Using Induction To Prove that… [closed]

I am trying to find a solution for the following problem:

Suppose that $n$ points labeled $A$ and $n$ points labeled $B$, are distributed on the perimeter of a circle. Use mathematical induction to prove that for all integers $n \ge 1$, given any arrangement of the points, it is possible to find a starting point so that if one travels around the circle in a clockwise direction, the number of $A$'s one has passed is never less than the number of $B$'s one has passed.

What I have tried so far:

Basis step:

It is true for n = 1, namely if sequence is {a, b} (here is moving from left to right denotes clockwise moving and after last you jump to the first).

Inductive Hypothesis: Suppose that for k a's and k b's this is true.

Given $k+1$ A's and $k+1$ B's on a circle, there has to be at least one location where an A is followed by a B as one travels in clockwise direction. If you remove such an A and the B that follows it, you have k A's and k B's, which is by inductive hypothesis true.

Thus, the proposition is true for all n A's and n B's where n >=1

What do you think of my solution?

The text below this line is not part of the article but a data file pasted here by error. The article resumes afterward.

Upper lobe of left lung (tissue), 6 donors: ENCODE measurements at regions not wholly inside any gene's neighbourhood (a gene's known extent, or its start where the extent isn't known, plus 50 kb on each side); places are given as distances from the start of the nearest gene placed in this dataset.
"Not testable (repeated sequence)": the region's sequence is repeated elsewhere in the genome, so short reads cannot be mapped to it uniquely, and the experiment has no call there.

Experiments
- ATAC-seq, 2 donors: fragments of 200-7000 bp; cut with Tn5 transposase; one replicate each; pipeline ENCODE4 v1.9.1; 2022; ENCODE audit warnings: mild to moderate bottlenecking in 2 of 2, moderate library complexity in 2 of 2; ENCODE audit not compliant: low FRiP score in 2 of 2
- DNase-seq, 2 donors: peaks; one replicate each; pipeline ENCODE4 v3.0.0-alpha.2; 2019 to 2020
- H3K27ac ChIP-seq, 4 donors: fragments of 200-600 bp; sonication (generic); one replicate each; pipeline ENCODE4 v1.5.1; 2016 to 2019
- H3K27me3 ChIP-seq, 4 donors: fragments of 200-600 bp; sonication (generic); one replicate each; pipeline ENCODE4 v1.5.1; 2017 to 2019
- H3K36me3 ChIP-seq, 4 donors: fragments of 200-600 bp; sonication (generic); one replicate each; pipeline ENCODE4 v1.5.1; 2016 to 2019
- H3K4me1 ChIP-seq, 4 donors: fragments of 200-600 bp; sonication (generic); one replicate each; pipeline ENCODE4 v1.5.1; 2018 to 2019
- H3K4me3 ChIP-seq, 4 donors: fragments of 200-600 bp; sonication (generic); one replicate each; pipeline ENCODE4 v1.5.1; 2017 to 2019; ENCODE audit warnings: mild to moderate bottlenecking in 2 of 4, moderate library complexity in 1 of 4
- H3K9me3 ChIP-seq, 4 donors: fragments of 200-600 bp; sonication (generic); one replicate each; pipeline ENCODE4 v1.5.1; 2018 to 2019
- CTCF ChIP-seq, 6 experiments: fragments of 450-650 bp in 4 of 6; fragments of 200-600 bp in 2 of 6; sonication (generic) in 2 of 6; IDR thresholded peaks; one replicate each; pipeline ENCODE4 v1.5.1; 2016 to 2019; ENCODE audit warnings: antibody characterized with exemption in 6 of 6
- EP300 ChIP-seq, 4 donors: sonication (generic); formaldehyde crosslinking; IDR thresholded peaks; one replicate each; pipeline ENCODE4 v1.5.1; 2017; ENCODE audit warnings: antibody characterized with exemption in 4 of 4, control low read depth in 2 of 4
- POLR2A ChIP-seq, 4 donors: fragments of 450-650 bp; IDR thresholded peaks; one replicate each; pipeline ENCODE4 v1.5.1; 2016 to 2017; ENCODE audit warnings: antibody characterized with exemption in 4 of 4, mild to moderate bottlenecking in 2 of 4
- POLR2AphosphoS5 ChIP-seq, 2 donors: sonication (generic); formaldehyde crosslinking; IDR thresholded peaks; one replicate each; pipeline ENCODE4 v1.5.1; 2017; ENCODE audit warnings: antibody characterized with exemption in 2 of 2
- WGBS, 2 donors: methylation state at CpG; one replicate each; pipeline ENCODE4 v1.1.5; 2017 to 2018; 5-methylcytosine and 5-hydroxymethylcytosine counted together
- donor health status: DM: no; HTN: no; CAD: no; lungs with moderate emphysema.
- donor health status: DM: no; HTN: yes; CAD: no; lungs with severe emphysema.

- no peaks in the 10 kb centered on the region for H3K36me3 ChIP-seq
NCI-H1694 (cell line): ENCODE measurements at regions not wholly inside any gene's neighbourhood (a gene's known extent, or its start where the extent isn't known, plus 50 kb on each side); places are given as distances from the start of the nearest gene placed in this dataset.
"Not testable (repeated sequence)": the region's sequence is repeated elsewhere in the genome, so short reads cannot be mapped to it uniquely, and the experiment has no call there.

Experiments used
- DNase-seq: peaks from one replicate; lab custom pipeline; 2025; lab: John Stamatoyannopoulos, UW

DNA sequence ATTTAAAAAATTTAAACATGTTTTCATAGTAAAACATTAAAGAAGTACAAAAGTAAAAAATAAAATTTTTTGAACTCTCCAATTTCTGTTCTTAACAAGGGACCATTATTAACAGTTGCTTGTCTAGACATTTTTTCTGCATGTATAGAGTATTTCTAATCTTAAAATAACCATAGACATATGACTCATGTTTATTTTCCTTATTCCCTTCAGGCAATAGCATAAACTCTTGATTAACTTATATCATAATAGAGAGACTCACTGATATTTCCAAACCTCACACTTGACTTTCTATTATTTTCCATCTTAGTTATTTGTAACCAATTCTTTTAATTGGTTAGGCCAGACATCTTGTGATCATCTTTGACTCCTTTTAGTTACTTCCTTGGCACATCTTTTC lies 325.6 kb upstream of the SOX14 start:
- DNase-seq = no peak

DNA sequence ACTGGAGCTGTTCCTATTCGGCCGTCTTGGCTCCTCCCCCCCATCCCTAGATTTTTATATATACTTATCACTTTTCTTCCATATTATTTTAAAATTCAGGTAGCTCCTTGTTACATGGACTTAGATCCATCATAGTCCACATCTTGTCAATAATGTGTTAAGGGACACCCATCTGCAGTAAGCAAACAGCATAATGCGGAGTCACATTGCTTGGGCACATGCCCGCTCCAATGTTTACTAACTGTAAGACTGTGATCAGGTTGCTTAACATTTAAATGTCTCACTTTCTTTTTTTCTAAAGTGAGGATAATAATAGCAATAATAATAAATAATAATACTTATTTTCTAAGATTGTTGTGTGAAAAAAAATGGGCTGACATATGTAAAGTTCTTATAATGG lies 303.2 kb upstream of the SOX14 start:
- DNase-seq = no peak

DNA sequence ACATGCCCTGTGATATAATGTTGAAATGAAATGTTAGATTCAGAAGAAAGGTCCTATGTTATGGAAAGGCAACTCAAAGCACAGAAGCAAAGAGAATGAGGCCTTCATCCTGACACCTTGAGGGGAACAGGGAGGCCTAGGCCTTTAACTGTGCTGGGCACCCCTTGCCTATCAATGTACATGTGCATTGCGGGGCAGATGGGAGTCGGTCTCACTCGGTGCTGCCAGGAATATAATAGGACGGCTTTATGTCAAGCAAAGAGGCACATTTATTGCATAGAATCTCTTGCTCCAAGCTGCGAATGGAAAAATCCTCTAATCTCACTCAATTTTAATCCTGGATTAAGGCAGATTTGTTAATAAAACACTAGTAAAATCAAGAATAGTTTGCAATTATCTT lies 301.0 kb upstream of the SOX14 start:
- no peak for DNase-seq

closed as unclear what you're asking by Watson, Parcly Taxel, haqnatural, mrp, Takumi MurayamaOct 26 '16 at 6:08

Please clarify your specific problem or add additional details to highlight exactly what you need. As it's currently written, it’s hard to tell exactly what you're asking. See the How to Ask page for help clarifying this question. If this question can be reworded to fit the rules in the help center, please edit the question.

• Please don't vandalize your own post. If you are unhappy with it, just delete it. – Alex M. Oct 20 '16 at 15:49
• Just below your post there is a "delete" tag/button. In any case, why delete it? If everyone deleted one's answered questions, this site would no longer exist. – Alex M. Oct 20 '16 at 18:06
• @Mrgoog, please do not vandalise your post. If this is a homework question and you are worried about your teacher seeing it as cheating, you can explain what you did. I think it is clear that you did not ask for a solution, but instead wanted feedback on your solution. I think that's good practice and can help you learn. I do not see it as cheating and neither should your teacher. – Thanassis Oct 26 '16 at 14:40

You have the right idea, but your explanation for the induction step is incomplete. What you have so far, expressed a little more carefully, is this: